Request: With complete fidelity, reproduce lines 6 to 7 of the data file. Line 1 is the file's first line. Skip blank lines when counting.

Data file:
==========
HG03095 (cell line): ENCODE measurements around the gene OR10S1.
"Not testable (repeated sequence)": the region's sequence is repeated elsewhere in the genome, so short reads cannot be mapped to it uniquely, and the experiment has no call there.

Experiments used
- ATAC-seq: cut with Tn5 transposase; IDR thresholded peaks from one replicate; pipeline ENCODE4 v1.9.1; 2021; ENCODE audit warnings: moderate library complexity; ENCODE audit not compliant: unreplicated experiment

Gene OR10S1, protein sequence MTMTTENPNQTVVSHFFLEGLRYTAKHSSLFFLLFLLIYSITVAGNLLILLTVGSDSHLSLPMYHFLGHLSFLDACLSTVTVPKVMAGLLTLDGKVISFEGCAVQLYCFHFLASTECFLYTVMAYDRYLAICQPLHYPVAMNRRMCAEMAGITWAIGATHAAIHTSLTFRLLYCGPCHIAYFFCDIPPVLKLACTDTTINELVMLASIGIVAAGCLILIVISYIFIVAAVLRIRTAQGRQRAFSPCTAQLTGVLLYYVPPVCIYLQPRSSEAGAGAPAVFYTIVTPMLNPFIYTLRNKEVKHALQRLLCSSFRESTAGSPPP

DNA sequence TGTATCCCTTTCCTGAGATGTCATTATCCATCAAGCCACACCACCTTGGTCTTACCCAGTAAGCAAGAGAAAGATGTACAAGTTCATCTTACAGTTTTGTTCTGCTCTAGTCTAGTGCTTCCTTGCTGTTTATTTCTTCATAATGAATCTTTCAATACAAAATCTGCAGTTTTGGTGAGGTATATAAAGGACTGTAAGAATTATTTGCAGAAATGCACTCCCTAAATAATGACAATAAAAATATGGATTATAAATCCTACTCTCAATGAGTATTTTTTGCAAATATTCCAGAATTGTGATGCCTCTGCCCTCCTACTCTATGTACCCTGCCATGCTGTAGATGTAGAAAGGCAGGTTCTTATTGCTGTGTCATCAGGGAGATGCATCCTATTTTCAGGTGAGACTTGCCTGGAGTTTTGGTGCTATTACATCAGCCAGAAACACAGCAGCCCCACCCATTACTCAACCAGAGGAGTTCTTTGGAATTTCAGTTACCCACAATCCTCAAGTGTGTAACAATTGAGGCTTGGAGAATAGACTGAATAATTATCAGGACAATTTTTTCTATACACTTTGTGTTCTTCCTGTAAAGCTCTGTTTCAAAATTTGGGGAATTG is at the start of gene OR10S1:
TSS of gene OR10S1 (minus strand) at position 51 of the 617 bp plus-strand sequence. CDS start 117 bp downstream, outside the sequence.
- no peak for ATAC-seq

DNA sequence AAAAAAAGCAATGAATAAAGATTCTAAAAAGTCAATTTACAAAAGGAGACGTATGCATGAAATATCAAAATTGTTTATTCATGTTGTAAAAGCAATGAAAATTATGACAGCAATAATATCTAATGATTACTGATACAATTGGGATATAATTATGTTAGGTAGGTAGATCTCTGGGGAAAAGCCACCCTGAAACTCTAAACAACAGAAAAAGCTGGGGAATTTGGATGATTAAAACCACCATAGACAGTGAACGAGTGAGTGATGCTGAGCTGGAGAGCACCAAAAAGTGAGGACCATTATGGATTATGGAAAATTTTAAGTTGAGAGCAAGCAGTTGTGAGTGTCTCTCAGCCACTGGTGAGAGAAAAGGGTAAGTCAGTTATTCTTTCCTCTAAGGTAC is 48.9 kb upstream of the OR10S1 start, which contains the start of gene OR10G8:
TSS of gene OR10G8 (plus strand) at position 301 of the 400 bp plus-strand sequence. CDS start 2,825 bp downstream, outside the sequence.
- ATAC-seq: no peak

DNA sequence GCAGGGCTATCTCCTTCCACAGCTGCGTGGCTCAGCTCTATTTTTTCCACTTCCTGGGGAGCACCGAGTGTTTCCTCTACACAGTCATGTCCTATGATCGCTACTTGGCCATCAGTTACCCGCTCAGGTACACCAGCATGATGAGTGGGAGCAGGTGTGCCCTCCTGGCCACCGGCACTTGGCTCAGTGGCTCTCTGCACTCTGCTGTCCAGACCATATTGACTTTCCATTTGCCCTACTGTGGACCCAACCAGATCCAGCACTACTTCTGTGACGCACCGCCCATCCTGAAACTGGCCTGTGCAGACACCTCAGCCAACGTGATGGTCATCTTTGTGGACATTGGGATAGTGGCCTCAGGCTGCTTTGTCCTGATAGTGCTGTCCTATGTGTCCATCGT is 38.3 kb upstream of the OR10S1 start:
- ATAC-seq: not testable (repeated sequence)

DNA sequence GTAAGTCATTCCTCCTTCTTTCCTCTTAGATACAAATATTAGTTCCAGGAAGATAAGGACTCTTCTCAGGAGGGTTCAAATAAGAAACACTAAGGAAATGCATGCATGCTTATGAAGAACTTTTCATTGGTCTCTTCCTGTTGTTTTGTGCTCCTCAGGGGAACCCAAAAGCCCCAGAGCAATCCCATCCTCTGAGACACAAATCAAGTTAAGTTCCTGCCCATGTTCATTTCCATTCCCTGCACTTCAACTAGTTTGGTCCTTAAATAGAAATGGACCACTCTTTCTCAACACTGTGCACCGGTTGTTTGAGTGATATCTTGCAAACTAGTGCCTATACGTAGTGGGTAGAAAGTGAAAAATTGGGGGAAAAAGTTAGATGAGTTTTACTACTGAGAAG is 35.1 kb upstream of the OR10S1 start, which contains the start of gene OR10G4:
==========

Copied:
DNA sequence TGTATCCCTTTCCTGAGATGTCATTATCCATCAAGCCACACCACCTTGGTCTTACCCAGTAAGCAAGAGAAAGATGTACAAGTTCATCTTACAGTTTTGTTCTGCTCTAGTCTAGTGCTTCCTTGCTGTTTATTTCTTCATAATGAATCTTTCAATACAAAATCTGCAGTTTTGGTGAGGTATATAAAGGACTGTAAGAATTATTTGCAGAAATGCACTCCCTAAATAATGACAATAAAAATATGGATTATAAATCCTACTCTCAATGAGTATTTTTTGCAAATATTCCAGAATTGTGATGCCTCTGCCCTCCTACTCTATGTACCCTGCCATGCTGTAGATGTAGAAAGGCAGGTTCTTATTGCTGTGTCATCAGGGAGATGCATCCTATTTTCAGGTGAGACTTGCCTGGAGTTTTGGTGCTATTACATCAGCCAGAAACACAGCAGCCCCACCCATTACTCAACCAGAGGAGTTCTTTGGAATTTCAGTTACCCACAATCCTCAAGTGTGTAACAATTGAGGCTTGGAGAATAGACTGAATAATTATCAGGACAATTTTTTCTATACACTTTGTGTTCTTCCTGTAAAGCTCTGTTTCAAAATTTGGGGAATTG is at the start of gene OR10S1:
TSS of gene OR10S1 (minus strand) at position 51 of the 617 bp plus-strand sequence. CDS start 117 bp downstream, outside the sequence.